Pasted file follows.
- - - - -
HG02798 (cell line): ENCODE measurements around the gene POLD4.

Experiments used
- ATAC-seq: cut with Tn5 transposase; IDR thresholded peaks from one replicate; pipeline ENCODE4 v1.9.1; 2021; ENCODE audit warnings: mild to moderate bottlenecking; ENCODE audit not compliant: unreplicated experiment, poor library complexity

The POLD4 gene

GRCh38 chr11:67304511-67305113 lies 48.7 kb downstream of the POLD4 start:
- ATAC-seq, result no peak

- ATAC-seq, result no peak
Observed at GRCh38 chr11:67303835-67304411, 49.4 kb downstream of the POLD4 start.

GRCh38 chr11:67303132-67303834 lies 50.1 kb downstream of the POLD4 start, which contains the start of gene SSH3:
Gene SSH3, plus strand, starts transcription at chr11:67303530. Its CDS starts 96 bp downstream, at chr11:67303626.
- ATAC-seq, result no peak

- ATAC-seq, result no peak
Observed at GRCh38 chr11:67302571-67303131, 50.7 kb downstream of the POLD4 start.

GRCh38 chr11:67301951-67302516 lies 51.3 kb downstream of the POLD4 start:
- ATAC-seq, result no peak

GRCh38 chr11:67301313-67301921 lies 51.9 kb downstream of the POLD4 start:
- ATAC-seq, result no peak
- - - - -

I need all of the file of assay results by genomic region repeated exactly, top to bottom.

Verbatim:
HG02798 (cell line): ENCODE measurements around the gene POLD4.

Experiments used
- ATAC-seq: cut with Tn5 transposase; IDR thresholded peaks from one replicate; pipeline ENCODE4 v1.9.1; 2021; ENCODE audit warnings: mild to moderate bottlenecking; ENCODE audit not compliant: unreplicated experiment, poor library complexity

The POLD4 gene

GRCh38 chr11:67304511-67305113 lies 48.7 kb downstream of the POLD4 start:
- ATAC-seq, result no peak

- ATAC-seq, result no peak
Observed at GRCh38 chr11:67303835-67304411, 49.4 kb downstream of the POLD4 start.

GRCh38 chr11:67303132-67303834 lies 50.1 kb downstream of the POLD4 start, which contains the start of gene SSH3:
Gene SSH3, plus strand, starts transcription at chr11:67303530. Its CDS starts 96 bp downstream, at chr11:67303626.
- ATAC-seq, result no peak

- ATAC-seq, result no peak
Observed at GRCh38 chr11:67302571-67303131, 50.7 kb downstream of the POLD4 start.

GRCh38 chr11:67301951-67302516 lies 51.3 kb downstream of the POLD4 start:
- ATAC-seq, result no peak

GRCh38 chr11:67301313-67301921 lies 51.9 kb downstream of the POLD4 start:
- ATAC-seq, result no peak